London Underground snubs iPads in favour of Windows 8 tablets

Windows devices provided more security than iPads

Emergency response and maintenance teams on London Underground have been equipped with Windows 8 tablets to help them complete their work.

Staff with London Transport subsidiary Tube Lines are using a re-architected iPad app to run as a touch-enabled app on Windows 8 tablets.

Adrian Davey, head of IT at Tube Lines, said: "To keep the system running on time our crews require the latest technology to access the information they need to prevent passenger delays. However, information exchange primarily occurred on paper and it could take up to 10 days to identify a system fault and fix it."

Bhadresh Sachania, head of the project management office at Tube Lines, said: "Engineers previously carried operational manuals and electrical circuitry maps. Searching through reams of pages to determine if a current is running before you can touch anything is a time-consuming way to access critical safety data."

Tube Lines therefore needed a mobile computing platform for its maintenance and emergency staffs. And as part of its IT streamlining and standardisation initiatives, Tube Lines wanted mobile devices capable of replacing PCs, laptops and phones in work and home environments.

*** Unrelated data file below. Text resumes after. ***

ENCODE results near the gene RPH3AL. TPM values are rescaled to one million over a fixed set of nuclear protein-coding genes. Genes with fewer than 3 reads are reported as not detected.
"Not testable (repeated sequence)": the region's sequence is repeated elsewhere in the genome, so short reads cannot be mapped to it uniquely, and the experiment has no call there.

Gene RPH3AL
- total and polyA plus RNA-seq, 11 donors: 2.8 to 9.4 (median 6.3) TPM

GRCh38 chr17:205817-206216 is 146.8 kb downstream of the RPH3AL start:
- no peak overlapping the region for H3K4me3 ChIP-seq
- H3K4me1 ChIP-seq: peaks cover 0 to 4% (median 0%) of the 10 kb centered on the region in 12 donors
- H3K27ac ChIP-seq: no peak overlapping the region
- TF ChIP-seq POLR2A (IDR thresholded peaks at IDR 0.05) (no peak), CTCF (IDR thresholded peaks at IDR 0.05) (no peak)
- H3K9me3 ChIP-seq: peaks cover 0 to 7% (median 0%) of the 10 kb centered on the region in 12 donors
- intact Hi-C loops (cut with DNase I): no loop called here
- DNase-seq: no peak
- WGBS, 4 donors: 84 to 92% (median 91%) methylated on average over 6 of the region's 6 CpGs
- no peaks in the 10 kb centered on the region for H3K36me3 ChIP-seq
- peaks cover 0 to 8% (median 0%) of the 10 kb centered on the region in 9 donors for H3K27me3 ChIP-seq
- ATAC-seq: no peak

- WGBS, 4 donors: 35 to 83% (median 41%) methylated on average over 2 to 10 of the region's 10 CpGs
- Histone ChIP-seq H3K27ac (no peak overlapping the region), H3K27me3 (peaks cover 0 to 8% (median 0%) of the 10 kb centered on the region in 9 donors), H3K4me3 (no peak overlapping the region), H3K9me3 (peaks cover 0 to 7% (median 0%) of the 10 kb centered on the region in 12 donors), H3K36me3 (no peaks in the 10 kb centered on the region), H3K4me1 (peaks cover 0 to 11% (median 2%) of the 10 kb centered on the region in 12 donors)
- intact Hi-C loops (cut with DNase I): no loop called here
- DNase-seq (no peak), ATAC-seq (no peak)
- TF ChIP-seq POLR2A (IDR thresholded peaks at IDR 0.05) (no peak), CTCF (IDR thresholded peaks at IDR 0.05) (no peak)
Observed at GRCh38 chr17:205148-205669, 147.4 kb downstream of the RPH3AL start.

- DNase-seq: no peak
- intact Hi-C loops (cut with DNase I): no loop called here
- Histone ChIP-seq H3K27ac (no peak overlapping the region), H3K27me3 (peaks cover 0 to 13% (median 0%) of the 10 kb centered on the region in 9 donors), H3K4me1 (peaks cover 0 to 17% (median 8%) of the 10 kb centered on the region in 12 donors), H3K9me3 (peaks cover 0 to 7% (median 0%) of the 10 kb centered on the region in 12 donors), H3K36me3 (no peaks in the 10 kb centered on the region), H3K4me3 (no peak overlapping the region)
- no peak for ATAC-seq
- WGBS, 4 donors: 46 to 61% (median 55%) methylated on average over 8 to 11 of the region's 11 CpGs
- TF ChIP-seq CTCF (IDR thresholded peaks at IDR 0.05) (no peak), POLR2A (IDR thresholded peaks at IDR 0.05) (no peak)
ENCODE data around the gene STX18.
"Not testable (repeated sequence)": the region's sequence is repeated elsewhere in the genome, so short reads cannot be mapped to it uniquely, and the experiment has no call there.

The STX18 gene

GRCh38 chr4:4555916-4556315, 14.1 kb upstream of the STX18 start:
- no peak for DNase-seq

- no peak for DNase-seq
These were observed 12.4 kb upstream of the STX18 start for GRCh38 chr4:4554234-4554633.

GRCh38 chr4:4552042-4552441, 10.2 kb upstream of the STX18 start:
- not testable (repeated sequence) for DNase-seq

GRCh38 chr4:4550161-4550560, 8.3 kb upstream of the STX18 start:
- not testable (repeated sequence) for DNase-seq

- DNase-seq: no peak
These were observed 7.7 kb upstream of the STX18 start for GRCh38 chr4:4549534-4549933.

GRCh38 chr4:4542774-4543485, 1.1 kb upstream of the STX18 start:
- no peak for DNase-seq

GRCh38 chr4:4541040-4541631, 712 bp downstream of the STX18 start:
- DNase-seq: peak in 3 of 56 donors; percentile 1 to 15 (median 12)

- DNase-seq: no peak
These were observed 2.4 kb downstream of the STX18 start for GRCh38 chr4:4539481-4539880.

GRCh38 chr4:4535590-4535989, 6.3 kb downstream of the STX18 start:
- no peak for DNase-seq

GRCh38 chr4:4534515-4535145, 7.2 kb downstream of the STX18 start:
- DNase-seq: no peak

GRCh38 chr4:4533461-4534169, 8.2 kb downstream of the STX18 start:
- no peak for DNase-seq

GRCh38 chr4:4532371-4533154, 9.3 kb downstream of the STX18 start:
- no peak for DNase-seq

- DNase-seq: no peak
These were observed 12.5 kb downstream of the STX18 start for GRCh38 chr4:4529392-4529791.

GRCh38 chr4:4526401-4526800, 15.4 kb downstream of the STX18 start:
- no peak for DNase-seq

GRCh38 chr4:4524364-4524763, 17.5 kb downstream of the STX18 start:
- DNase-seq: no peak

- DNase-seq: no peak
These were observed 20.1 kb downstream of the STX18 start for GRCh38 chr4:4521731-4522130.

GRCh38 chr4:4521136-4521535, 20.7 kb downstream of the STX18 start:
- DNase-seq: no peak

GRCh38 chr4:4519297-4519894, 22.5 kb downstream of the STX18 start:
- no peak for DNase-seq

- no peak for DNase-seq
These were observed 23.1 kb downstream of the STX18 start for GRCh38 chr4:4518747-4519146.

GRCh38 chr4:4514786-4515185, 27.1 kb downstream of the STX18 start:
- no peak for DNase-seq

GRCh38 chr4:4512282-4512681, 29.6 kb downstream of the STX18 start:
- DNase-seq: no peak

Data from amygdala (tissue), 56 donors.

Tube Lines began developing an iPad app to deliver information to workers on the job. However, when the IT department began working with Microsoft to standardise and refresh its client and server infrastructure, it found a better alternative.

"With the iPad, we had to add third-party solutions to provide secure access to our corporate system and to manage the devices," says Sachania. "But with Windows 8 devices, we already have the security and accessibility features we need built into our Microsoft infrastructure."

Unlike with the iPad, Tube Lines can manage Windows 8 devices remotely by using the Microsoft System Center 2012 family of system management products.

With Windows 8, IT staff can use BitLocker drive encryption technology to enhance the security of Tube Line data, and the Trusted Boot feature to help ensure that engineers and other staff can safely upload maintenance and safety documentation over any network.

Tube Lines workers can also connect directly to corporate network resources without having to establish a virtual private network (VPN) connection, by using the DirectAccess feature in the Windows Server 2012 operating system.

Tube Lines worked with Microsoft Services Consulting to create the touch-enabled app. The team uses the app on HP and Lenovo tablets running the Windows 8 Enterprise operating system. The app provides team members with a continuously updated electronic version of their emergency manuals.

Tags AppleTube LinesMicrosofthardware systemstransportationtabletsindustry verticalsIT Business

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Antony Savvas

Computerworld UK

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